Have you ever listened to the sound of your heart? Not in a doctor’s office, that’s too sterile, but when you’re nervous, elated, sad, standing at the edge of the ocean, in the woods, at the precipice of some great decision? There is a quote from Sylvia Plath, author of "The Bell Jar," which states, “I took a deep breath and listened to the old brag of my heart; I am, I am, I am.”
Your heart, for all intents and purposes, never fails you; it can’t leave you, it can’t suddenly break from your chest and waltz away, never to be seen, or more importantly, heard from, again. Your heart beat is constant. Your first to your last moments, your heart echoes in your chest. At a junior internship last year, I understood just how comforting hearing your heartbeat could be.
Interning at the Pediatric Oncology and Hematology unit at Arnold Palmer Hospital for Children was an amazing experience. I was able to understand the ins and outs of the unit, seeing all aspects--good and bad--of the career that I have had an interest in possibly pursuing since I was young. On my second day, however, I saw a side of the career that I hadn’t thought about: the procedural aspect.
A boy, no older than 9, was crying on an operating table. His backless gown exposed his spine, while his mother stood next to him, holding his hand, while they put him under light anesthesia. He and his mother spoke broken English, understanding only the basics--that the boy was sick and was receiving medicine in the form of spinal chemotherapy.
The boy cried and vomited; his mother becoming more and more distressed as they tried to find the space between the lower two vertebrae of the spine. His mother looked to me, eyes filled with tears, before leaning against my shoulder. I felt helpless--the boy needed the medicine, but he was so distraught. I can’t begin to imagine how his mother felt. I looked to her, and in what little Spanish I knew, I said that her son had a strong heart and he would be fine. She looked to me, nodded, and gave me a watery smile.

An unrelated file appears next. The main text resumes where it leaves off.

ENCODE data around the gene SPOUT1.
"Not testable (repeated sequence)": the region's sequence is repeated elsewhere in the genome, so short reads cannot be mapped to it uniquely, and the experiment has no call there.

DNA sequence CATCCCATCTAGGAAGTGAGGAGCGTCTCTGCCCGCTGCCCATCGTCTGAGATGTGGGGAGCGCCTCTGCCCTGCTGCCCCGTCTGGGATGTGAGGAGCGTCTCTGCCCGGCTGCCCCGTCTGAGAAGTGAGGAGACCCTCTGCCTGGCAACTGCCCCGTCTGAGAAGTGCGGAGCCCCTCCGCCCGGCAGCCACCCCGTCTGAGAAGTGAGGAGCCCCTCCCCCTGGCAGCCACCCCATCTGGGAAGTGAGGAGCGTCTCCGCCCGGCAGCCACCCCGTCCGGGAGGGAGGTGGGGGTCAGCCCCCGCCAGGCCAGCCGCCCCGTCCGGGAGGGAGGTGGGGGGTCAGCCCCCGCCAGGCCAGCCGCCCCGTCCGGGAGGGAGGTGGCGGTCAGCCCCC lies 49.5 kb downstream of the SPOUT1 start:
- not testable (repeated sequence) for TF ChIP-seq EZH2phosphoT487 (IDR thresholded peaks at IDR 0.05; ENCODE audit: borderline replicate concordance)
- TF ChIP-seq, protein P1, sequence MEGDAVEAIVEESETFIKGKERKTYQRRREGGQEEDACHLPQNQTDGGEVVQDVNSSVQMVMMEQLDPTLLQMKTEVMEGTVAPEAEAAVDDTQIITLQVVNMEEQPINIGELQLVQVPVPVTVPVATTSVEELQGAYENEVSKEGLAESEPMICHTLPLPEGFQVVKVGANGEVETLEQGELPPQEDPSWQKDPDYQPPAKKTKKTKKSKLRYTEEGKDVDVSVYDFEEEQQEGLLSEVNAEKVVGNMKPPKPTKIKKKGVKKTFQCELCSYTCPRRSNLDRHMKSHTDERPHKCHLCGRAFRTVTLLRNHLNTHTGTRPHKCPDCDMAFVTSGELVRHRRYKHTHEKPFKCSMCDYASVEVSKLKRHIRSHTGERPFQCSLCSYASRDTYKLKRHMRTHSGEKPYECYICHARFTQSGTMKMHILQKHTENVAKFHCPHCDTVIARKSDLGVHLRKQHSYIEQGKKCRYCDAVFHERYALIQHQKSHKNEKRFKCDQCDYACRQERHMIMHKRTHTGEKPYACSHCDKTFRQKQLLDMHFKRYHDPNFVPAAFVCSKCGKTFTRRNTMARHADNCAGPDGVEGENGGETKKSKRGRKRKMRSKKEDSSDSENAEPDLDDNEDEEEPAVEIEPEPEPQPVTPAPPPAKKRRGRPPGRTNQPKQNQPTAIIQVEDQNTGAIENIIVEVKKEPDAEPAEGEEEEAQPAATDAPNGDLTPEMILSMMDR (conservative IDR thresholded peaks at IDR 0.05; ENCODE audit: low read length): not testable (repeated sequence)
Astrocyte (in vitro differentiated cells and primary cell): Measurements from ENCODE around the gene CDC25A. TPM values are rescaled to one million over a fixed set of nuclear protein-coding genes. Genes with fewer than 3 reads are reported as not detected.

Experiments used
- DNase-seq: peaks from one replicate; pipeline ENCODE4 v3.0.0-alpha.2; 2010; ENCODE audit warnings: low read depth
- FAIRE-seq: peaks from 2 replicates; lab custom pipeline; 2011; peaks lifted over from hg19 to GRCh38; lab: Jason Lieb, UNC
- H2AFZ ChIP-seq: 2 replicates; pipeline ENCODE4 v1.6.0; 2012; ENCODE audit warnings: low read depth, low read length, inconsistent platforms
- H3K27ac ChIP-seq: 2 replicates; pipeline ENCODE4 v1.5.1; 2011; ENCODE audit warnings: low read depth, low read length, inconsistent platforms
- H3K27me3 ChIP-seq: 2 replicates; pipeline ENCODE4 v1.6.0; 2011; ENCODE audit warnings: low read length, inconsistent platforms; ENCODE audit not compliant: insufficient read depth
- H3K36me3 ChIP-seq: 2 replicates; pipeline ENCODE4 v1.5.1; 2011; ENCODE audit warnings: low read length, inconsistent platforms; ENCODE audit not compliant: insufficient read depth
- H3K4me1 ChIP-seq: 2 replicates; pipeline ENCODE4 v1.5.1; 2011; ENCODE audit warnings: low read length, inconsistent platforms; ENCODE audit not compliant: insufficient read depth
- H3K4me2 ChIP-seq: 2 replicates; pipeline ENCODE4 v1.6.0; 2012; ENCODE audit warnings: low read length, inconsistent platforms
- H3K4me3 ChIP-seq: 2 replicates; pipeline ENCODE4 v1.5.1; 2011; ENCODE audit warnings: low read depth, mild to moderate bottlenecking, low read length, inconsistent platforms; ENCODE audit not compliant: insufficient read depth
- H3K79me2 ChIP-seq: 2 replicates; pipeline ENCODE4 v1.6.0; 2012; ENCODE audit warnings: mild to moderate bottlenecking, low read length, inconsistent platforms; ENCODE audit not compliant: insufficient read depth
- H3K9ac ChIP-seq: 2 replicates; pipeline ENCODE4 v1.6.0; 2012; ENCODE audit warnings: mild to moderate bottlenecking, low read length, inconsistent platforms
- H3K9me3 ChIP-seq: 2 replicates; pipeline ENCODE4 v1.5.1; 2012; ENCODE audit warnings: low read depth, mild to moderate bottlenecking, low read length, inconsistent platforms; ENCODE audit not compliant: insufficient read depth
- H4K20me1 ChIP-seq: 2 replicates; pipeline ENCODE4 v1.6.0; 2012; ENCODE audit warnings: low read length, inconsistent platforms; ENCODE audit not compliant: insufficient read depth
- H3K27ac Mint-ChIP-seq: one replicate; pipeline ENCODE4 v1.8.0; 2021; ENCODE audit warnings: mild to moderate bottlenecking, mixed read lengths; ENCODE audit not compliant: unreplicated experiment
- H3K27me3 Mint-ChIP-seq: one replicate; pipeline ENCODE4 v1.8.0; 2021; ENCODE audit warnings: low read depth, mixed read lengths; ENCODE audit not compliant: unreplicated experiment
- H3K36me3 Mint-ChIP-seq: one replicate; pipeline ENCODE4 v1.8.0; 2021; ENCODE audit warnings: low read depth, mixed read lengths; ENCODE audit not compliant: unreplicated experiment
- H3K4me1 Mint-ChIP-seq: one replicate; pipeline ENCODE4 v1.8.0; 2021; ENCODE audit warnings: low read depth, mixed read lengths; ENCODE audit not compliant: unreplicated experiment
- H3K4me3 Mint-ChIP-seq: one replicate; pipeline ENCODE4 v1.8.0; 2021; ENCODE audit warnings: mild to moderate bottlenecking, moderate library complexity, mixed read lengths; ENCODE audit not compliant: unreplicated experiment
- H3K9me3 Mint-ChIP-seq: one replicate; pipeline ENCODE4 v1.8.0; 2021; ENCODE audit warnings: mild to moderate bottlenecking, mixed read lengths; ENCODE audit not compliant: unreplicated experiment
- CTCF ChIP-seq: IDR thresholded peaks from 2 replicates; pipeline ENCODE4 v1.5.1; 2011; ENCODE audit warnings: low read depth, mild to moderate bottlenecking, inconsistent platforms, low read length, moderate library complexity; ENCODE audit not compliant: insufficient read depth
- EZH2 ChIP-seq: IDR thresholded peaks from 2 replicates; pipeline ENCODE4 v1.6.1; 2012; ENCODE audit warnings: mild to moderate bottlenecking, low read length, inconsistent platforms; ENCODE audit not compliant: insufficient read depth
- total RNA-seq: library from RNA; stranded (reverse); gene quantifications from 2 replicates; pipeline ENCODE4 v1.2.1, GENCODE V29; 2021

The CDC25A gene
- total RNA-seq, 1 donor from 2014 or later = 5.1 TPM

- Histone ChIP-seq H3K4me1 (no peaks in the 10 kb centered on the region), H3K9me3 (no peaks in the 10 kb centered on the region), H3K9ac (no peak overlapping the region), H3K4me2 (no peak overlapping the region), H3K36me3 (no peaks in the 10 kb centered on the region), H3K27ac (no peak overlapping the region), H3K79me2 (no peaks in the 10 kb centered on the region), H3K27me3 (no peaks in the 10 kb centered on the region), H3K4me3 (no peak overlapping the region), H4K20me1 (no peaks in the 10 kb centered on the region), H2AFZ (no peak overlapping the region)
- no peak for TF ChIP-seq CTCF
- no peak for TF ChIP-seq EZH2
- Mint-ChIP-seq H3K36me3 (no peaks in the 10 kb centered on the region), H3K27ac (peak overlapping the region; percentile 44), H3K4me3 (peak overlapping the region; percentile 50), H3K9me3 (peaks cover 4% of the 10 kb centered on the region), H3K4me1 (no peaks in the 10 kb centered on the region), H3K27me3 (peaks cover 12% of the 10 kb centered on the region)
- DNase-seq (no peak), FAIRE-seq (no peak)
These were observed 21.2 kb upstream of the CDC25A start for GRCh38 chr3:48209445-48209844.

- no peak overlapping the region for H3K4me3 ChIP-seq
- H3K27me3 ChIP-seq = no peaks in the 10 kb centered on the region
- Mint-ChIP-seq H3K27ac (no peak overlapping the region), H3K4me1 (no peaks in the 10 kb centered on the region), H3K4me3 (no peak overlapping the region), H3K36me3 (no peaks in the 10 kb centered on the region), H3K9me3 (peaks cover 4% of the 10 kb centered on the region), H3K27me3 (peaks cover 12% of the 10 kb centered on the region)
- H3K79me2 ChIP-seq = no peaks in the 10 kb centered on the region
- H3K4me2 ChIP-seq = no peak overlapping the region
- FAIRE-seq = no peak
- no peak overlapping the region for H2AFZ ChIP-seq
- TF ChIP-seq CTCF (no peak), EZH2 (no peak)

Watching the procedure was difficult, but I looked to the woman and knew I had to be strong for her and her son. The procedure finished, with the boy sobbing and his mother rushing to his side. The doctor who I had been shadowing for the day smiled at me, leading me into the hall. “You did a wonderful job,” he said, touching my shoulder. I told him I felt like I had done nothing, but he shook his head in response. “Sometimes we forget that the strongest part of us is the heart, physically and emotionally. You reminded her that the heart is strong,” he said smiling.
In those moments and for a few hours after, I understood a lesson that will never leave me. Human beings are resilient--we are social, relying on each other in our greatest times of need. Comfort, of any kind, can mean the world. The hearts that thump inside of us, pumping with passion and life in each beat, are strong, and the beat of a heart reminds us never to give up.